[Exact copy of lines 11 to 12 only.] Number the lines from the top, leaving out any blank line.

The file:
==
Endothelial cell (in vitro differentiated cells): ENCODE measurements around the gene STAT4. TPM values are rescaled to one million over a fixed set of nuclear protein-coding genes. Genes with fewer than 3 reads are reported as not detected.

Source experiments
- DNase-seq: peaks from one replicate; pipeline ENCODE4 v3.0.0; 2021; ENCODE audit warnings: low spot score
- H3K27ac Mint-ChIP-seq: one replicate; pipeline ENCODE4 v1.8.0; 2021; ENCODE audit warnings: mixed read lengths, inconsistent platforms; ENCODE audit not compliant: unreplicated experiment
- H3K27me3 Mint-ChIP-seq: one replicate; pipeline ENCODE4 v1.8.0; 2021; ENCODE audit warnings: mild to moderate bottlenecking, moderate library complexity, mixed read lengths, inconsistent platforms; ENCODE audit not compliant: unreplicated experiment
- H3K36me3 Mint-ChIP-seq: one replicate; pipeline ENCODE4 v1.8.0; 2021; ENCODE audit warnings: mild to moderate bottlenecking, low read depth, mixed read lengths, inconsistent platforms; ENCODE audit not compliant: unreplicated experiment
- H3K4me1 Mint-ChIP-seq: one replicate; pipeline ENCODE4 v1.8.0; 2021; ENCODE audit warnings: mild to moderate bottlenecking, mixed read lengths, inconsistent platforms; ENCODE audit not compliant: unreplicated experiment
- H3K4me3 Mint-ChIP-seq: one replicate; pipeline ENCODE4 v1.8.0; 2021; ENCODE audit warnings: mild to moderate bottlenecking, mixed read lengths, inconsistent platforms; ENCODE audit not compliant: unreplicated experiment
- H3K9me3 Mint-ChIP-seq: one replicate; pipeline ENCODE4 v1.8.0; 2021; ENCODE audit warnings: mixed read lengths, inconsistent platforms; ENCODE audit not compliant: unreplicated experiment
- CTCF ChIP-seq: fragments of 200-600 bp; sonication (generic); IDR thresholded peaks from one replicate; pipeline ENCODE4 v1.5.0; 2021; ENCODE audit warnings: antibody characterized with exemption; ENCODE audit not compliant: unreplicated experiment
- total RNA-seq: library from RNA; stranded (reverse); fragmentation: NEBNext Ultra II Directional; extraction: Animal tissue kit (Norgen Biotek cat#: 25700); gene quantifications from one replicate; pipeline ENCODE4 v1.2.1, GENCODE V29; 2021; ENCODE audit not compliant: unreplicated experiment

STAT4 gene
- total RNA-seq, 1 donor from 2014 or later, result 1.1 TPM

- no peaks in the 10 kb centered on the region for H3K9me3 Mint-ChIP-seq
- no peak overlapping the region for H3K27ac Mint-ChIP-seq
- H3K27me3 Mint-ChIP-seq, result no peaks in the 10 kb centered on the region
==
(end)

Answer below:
- total RNA-seq: library from RNA; stranded (reverse); fragmentation: NEBNext Ultra II Directional; extraction: Animal tissue kit (Norgen Biotek cat#: 25700); gene quantifications from one replicate; pipeline ENCODE4 v1.2.1, GENCODE V29; 2021; ENCODE audit not compliant: unreplicated experiment

STAT4 gene